Lorser Feitelson Bio

Lorser Feitelson 




"I have tried to create a wonder-world of formidable mood-evoking form, color, space, and movement: a configuration that for me metaphorically expresses the deep disturbance of our time: ominously magnificent and terrifying events, hurtling menacingly from the unforeseeable".

Lorser Feitelson, in reference to his painting, Geomorphic Metaphor, 1950-51. 

 

LORSER FEITELSON (1898-1978) came to Los Angeles in 1927, bringing with him Modernist ideas he had adopted while living in New York and Paris. Highly influential as a leader and teacher in the art community, (Feitelson taught at the highly influential Chouinard Art Institute and what is now the Pasadena Center for Art and Design) Feitelson helped to establish Los Angeles as the important art center it is today.

From roughly 1940 to 1960, Feitelson embarked upon a remarkable exploration of abstract forms. Rooted in the figurative world, Feitelson’s compositions evolved from the organic into the geometric. Known as Abstract Classicism, or Hard Edge, this period of Feitelson’s work offers unique imagery that maintains the profound sense of space and form associated with traditional Classicism. He was one of the four artists featured in the landmark 1959Abstract Classicists exhibition curated by Jules Langsner at the Los Angeles County Museum in Exposition Park.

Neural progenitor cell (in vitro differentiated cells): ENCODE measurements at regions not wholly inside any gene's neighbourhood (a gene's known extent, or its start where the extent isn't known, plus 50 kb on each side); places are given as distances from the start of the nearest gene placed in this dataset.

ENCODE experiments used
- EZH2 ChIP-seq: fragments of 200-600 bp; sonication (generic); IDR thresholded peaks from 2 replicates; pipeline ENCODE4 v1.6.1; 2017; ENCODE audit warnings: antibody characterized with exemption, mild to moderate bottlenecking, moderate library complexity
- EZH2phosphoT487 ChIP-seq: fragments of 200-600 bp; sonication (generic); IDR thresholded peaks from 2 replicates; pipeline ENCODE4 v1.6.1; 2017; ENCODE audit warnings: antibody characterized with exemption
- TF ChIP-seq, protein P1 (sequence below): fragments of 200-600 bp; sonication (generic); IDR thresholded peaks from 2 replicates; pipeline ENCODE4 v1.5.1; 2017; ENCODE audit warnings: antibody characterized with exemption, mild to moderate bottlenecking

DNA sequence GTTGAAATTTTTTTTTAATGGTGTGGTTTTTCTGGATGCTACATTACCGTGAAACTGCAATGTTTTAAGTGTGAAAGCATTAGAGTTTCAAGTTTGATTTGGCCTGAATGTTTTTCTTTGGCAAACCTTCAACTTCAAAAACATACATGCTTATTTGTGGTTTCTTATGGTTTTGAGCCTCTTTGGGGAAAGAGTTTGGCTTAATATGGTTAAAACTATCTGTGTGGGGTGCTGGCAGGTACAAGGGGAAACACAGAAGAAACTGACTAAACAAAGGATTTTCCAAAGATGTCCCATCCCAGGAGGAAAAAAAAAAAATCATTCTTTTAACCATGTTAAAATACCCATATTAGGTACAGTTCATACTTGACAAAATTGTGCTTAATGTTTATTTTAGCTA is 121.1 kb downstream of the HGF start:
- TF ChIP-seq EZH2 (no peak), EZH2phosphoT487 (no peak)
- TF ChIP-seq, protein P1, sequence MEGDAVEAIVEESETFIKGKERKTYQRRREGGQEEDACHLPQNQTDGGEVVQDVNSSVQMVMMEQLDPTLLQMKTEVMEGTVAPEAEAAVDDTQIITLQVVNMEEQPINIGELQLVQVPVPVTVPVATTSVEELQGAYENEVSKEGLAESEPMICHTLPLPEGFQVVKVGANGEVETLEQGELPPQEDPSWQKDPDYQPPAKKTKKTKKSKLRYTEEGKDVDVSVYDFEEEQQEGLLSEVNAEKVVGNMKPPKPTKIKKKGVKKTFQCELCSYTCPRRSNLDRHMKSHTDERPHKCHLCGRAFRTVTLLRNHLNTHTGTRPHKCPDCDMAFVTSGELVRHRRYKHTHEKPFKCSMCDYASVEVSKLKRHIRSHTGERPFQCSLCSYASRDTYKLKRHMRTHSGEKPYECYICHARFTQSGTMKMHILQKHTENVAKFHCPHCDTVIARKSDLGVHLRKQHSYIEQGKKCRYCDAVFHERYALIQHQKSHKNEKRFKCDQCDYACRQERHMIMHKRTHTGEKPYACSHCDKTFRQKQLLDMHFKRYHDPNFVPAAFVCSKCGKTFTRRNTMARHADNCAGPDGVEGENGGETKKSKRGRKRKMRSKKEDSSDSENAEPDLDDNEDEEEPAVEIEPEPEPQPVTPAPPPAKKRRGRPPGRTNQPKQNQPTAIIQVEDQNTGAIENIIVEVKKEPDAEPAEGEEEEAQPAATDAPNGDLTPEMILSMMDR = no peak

As time went on, Feitelson began reducing his compositions, focusing on the essentials. From the mid-1960s, he ventured into Minimalism, creating sleek paintings comprised of sensuous lines set against solid backgrounds of color. These works were a culmination of Feitelson’s experience and represent decades of artistic development.

In 2007, the Orange County Museum of Art’s "Birth of the Cool: California Art, Design and Culture at Midcentury" featured the abstract classicists, touring the country. From September 2011 to January 2012, Feitelson’s work was featured in two exhibitions in conjunction with the Getty Museum’s Pacific Standard Time initiative: Pacific Standard Time: Crosscurrents in L.A. Painting and Sculpture, 1950-1970, at the Getty Center and Artistic Evolution: Southern California Artists, 1945-1963 at the Natural History Museum of Los Angeles County. He was later included in the exhibition’s transfer to the Martin Gropius in Berlin in March.

Works by Lorser Feitelson are included in the permanent collections of the Los Angeles County Museum of Art, the National Museum of American Art, Smithsonian Institution, Washington D.C., the San Francisco Museum of Modern Art, and the Whitney Museum of American Art, New York, among numerous other public and private collections. 

Lorser Feitelson (1898 - 1978)   Magical Space Forms , 1951 oil on canvas 50 x 74 inches; 127 x 188 centimeters

Lorser Feitelson (1898 - 1978)
Magical Space Forms, 1951
oil on canvas
50 x 74 inches; 127 x 188 centimeters

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Lorser Feitelson (1898 - 1978)   Magical Space Forms (Black, Fuchsia),  1951 oil on canvas 46 x 58 inches; 116.8 x 147.3 centimeters

Lorser Feitelson (1898 - 1978)
Magical Space Forms (Black, Fuchsia), 1951
oil on canvas
46 x 58 inches; 116.8 x 147.3 centimeters